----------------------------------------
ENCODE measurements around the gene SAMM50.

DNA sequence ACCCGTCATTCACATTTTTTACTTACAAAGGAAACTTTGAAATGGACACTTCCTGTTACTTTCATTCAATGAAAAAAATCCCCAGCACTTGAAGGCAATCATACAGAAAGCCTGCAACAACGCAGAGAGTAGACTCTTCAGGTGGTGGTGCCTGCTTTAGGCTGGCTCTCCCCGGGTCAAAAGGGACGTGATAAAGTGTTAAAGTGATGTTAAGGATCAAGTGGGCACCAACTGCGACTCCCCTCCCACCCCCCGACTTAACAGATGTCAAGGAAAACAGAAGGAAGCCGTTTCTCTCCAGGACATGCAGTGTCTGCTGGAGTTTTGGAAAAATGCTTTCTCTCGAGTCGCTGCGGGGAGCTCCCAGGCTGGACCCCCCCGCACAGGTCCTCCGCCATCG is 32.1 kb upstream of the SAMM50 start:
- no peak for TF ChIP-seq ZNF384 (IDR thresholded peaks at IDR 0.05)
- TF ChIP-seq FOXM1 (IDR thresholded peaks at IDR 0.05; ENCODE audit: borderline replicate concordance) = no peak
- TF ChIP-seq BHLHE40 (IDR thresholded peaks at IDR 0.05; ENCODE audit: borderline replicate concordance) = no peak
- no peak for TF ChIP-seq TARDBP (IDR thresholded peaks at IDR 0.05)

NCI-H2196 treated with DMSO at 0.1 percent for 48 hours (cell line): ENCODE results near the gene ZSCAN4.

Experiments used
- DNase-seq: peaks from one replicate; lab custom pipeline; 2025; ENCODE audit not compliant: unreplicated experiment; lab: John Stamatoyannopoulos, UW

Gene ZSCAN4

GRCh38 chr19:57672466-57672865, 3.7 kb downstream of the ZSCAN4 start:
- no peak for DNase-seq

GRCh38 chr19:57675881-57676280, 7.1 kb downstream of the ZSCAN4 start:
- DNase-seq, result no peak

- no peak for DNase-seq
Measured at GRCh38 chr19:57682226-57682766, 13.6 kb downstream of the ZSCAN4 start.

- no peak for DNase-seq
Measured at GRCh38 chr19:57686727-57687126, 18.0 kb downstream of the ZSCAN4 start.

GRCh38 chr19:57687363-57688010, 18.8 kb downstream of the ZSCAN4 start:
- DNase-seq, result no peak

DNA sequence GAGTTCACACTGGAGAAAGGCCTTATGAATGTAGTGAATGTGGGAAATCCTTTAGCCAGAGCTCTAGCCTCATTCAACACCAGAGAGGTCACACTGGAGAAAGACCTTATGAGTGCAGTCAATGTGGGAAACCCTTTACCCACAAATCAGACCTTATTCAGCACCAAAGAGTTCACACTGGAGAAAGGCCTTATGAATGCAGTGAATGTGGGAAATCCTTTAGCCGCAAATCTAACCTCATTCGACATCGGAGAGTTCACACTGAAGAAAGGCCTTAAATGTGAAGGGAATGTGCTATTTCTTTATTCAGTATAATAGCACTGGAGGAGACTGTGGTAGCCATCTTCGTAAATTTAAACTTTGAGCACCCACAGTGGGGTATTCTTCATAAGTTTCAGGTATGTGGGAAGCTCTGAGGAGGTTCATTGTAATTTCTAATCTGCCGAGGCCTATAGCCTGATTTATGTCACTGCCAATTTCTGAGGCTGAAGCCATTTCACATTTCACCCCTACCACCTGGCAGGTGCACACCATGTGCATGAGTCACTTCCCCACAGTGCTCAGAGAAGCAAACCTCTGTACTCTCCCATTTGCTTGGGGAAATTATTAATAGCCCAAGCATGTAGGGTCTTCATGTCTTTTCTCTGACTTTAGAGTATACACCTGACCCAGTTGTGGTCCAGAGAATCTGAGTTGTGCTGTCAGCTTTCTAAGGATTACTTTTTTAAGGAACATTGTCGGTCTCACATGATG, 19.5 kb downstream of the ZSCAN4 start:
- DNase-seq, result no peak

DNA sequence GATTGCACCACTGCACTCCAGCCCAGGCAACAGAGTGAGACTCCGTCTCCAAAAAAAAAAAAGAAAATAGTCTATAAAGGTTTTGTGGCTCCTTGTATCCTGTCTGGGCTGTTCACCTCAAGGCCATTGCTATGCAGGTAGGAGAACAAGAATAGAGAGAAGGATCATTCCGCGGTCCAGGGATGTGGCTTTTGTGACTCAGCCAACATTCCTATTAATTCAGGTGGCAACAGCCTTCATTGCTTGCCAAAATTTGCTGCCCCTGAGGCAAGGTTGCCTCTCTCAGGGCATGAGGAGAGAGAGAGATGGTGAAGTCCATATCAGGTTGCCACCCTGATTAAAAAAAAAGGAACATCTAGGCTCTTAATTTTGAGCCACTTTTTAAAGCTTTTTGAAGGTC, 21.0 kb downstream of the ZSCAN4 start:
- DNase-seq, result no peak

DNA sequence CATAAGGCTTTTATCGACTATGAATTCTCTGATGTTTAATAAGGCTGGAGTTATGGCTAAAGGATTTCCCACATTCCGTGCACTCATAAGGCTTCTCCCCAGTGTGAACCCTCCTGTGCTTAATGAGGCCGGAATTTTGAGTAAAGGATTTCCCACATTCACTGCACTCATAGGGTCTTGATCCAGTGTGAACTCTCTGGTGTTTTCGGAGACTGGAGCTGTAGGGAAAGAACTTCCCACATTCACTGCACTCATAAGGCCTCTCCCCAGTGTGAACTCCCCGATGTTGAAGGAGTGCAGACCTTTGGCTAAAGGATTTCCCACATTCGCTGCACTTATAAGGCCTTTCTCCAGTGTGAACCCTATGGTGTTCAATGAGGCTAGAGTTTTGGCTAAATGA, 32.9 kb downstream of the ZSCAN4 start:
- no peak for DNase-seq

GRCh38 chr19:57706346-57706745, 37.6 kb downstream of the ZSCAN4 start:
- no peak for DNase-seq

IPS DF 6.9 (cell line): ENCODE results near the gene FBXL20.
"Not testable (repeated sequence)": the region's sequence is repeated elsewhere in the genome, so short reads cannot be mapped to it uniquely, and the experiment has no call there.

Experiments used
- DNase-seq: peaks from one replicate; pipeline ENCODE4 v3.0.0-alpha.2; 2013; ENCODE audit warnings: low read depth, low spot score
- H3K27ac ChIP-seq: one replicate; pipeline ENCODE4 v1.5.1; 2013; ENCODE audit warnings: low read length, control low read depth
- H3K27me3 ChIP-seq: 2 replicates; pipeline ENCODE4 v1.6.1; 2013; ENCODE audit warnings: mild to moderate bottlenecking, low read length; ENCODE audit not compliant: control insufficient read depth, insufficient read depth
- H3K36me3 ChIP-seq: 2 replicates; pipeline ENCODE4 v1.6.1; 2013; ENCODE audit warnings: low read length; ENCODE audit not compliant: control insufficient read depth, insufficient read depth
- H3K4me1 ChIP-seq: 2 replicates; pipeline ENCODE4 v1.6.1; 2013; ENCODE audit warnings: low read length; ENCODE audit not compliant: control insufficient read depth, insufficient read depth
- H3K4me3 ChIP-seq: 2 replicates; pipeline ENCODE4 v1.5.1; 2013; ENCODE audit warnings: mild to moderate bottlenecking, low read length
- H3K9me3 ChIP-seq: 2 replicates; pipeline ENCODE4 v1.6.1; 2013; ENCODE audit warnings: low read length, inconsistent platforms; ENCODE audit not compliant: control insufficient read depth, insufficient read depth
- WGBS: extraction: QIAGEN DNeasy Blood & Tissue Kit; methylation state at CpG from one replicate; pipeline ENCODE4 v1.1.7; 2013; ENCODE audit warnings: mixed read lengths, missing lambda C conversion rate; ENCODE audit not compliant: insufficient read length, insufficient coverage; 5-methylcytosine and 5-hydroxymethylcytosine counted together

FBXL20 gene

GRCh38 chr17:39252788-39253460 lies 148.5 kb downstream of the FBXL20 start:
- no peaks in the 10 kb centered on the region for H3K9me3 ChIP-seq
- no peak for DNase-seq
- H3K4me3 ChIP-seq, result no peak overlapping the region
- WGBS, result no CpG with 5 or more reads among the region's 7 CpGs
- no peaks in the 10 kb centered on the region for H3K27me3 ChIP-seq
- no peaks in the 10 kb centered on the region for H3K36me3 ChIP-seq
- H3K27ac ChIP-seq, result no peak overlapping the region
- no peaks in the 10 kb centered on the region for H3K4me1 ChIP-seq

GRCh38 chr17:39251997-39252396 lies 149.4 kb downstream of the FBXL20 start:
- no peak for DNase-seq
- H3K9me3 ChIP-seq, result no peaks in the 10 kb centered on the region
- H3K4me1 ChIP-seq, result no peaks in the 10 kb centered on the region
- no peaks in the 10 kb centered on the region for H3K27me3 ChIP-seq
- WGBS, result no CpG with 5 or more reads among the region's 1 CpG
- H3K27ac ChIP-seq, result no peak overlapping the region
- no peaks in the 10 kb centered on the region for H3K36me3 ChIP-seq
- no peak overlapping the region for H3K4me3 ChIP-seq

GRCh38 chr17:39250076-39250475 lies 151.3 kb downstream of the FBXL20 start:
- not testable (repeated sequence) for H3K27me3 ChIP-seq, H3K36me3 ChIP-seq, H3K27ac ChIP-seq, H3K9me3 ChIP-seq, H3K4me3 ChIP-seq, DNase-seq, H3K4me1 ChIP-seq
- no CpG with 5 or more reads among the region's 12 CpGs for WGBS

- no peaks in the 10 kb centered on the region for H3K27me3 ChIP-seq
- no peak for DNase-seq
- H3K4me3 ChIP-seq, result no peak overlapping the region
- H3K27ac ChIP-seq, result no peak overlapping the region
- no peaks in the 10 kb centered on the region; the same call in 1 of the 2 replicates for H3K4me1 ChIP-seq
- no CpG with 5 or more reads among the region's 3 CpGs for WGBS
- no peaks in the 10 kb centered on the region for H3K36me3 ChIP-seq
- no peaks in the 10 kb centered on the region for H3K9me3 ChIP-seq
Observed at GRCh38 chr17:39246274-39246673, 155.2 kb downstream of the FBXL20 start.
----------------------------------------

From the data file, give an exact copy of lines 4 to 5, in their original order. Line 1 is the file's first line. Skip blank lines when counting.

- TF ChIP-seq FOXM1 (IDR thresholded peaks at IDR 0.05; ENCODE audit: borderline replicate concordance) = no peak
- TF ChIP-seq BHLHE40 (IDR thresholded peaks at IDR 0.05; ENCODE audit: borderline replicate concordance) = no peak